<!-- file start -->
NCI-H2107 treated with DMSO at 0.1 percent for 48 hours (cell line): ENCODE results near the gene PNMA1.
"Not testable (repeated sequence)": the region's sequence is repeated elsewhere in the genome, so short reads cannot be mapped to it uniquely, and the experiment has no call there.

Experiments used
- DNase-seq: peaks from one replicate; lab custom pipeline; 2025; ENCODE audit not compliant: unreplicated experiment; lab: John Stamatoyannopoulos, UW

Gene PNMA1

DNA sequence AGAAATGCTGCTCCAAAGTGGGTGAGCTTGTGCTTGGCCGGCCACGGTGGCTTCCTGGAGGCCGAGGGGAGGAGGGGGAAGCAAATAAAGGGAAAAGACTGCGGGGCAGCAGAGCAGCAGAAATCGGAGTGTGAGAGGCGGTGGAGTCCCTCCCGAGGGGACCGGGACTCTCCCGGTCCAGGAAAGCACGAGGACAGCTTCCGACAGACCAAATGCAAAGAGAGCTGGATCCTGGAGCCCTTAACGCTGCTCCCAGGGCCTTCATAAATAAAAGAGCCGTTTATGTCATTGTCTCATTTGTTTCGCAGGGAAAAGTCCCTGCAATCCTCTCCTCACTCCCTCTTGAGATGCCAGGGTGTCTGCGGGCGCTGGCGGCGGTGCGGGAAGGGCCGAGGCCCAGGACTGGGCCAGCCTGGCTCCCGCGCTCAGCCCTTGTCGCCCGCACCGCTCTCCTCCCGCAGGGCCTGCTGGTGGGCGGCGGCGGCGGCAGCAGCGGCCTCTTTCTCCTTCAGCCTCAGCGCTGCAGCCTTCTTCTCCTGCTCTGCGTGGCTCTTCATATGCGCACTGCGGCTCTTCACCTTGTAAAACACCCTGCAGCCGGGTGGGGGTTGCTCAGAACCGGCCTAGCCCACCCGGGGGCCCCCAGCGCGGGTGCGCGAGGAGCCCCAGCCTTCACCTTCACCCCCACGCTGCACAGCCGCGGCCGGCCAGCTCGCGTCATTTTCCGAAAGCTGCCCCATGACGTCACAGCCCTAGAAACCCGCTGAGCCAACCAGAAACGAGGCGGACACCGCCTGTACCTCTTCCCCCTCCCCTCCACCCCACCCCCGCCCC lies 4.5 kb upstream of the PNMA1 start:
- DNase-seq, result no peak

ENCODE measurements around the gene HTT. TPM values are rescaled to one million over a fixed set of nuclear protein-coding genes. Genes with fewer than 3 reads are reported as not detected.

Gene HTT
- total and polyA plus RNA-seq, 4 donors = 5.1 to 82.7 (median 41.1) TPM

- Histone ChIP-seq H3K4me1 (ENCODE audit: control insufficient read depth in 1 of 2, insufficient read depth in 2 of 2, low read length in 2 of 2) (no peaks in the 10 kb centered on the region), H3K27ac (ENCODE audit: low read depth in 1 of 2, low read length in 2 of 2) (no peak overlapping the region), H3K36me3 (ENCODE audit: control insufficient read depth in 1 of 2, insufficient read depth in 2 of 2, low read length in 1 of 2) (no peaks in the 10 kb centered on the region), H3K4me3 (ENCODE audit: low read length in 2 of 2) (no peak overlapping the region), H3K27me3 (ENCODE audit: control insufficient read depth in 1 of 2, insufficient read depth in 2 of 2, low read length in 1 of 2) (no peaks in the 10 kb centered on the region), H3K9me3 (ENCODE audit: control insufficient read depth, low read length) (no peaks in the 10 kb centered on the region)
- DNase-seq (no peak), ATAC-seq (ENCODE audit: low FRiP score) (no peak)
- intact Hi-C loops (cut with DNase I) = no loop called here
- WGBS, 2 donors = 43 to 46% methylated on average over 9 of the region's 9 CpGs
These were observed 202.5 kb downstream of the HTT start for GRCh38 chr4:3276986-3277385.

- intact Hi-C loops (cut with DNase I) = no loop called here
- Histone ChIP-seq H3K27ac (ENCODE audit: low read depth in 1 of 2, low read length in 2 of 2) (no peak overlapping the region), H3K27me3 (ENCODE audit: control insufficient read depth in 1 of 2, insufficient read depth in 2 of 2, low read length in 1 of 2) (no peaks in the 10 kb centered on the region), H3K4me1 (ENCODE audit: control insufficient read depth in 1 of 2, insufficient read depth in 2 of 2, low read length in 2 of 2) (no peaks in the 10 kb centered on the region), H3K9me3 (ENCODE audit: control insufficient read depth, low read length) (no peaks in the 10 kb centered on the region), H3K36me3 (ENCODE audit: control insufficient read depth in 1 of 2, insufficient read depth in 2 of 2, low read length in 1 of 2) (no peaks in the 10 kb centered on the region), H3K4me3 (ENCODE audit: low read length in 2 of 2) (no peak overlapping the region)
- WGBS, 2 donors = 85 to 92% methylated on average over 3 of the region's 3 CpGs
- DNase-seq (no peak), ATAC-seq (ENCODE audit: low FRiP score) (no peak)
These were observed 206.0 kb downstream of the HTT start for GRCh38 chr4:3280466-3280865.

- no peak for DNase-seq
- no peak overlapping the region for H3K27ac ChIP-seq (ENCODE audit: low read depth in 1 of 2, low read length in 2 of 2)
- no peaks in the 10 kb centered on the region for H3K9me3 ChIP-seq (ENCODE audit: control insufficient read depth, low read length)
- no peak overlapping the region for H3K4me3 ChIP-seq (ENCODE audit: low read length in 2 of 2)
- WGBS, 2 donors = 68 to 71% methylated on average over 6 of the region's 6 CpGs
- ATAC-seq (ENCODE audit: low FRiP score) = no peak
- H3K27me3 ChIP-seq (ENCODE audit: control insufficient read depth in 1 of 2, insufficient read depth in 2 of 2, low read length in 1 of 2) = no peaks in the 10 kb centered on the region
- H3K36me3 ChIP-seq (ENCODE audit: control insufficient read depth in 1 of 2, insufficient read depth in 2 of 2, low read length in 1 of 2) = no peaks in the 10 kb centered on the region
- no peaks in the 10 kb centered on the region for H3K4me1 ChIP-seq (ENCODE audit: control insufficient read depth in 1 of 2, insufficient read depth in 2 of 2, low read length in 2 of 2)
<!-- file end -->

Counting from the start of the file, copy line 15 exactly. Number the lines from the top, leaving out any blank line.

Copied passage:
These were observed 202.5 kb downstream of the HTT start for GRCh38 chr4:3276986-3277385.